treats Infectious diarrhea, Heart failure, Thrombocytopenia, Glaucoma, Parasitic infection, H. pylori infection, Hypercholesterolemia, Chloroquine-resistant malaria, Diabetes, and Trachoma
SafetyDISCLAIMER: Many complementary techniques are practiced by healthcare professionals with formal training, in accordance with the standards of national organizations. However, this is not universally the case, and adverse effects are possible. Due to limited research, in some cases only limited safety information is available.
Avoided in individuals with a known allergy or hypersensitivity to berberine, to plants that contain berberine [Hydrastis canadensis (goldenseal), Coptis chinensis (coptis or goldenthread), Berberis aquifolium (Oregon grape), Berberis vulgaris (barberry), and Berberis aristata (tree turmeric)], or to members of the Berberidaceae family. Allergic reactions have been reported, with symptoms of vomiting, itching, and a feeling of faintness.
Side Effects and Warnings
Berberine has been reported to cause nausea, vomiting, hypertension (high blood pressure), respiratory failure and paresthesias (abnormal sensations such as numbness or tingling); however, clinical evidence of such adverse effects is not prominent in the literature. Rare adverse effects including headache, skin irritation, facial flushing, headache, bradycardia (slowed heart rate) have also been reported with the use of berberine. Use cautiously when taking berberine for longer than eight weeks due to theoretical changes in bacterial gut flora.
Use cautiously in individuals with diabetes, as both human and animal studies indicate that berberine may decrease blood sugar levels. Also use cautiously in individuals with hypotension (low blood pressure), as berberine may have antihypertensive effects.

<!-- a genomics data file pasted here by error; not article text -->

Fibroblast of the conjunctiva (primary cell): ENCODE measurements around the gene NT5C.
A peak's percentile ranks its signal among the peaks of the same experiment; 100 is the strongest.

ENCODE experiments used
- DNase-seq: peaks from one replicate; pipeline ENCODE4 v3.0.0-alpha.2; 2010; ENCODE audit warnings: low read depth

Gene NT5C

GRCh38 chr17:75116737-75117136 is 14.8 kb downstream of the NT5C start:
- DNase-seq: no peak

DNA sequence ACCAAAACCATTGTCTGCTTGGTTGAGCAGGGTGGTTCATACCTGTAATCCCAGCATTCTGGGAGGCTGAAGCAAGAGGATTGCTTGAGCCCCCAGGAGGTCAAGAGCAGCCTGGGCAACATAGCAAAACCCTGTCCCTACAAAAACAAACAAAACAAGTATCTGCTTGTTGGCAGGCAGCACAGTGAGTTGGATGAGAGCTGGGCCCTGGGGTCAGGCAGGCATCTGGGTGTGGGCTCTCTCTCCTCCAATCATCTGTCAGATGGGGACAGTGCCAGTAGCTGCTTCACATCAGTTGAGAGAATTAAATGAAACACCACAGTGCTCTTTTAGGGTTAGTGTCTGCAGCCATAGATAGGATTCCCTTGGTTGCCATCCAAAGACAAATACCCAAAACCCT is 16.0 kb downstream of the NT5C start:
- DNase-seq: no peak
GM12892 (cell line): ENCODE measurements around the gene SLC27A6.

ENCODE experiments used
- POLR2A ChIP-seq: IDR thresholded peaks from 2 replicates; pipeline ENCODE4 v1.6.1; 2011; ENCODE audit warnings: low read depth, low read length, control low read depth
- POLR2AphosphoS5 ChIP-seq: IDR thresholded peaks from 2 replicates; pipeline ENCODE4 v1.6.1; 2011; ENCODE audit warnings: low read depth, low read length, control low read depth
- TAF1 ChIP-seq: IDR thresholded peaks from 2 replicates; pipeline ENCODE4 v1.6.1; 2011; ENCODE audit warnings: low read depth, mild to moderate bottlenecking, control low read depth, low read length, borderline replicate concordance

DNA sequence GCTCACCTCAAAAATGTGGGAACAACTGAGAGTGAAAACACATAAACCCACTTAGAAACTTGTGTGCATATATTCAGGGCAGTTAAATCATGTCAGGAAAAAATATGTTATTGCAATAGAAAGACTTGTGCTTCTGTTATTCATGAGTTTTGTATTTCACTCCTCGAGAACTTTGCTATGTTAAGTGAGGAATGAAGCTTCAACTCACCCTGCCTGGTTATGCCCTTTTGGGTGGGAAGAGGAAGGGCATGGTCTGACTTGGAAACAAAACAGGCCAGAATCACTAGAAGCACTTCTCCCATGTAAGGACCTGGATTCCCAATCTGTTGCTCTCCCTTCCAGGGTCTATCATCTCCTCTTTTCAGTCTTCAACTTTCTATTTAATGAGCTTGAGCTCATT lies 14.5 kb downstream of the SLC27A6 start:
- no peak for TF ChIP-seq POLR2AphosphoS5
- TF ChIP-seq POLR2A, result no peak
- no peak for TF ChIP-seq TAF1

Patients with cardiovascular disease should also use caution as berberine has been associated with the development of ventricular arrhythmias in subjects with congestive heart failure.
Although not well studied in humans, berberine may also theoretically cause delays in small intestinal transit time or increase the risk of bleeding.
Berberine may cause abortion, eye or kidney irritation, nephritis (inflamed kidneys), dyspnea (difficulty breathing), flu- like symptoms, giddiness, lethargy, or liver toxicity.
Patients with leukopenia (abnormally low white blood cell count) should use cautiously due to the potential for development of leukopenia symptoms.
When injected under the skin, berberine may cause hyperpigmentation in the arm. Use berberine cautiously in individuals with high exposure to sunlight or artificial light due to potential for adverse phototoxic reactions.
Avoid in newborns due to potential for increase in free bilirubin, jaundice, and development of kernicterus (brain damage caused by severe newborn jaundice). Use berberine cautiously in children due to a lack of safety information.
Pregnancy and Breastfeeding
Berberine is not recommended in pregnant or breastfeeding women due to a lack of available scientific evidence. Although not well studied in humans, berberine has been suggested to have anti- fertility, abortifacient (abortion inducing), and uterine stimulant activity.
Berberine may cause kernicterus (brain damage) when used in newborn jaundiced babies, such as bilirubin encephalopathy (degenerative brain disease).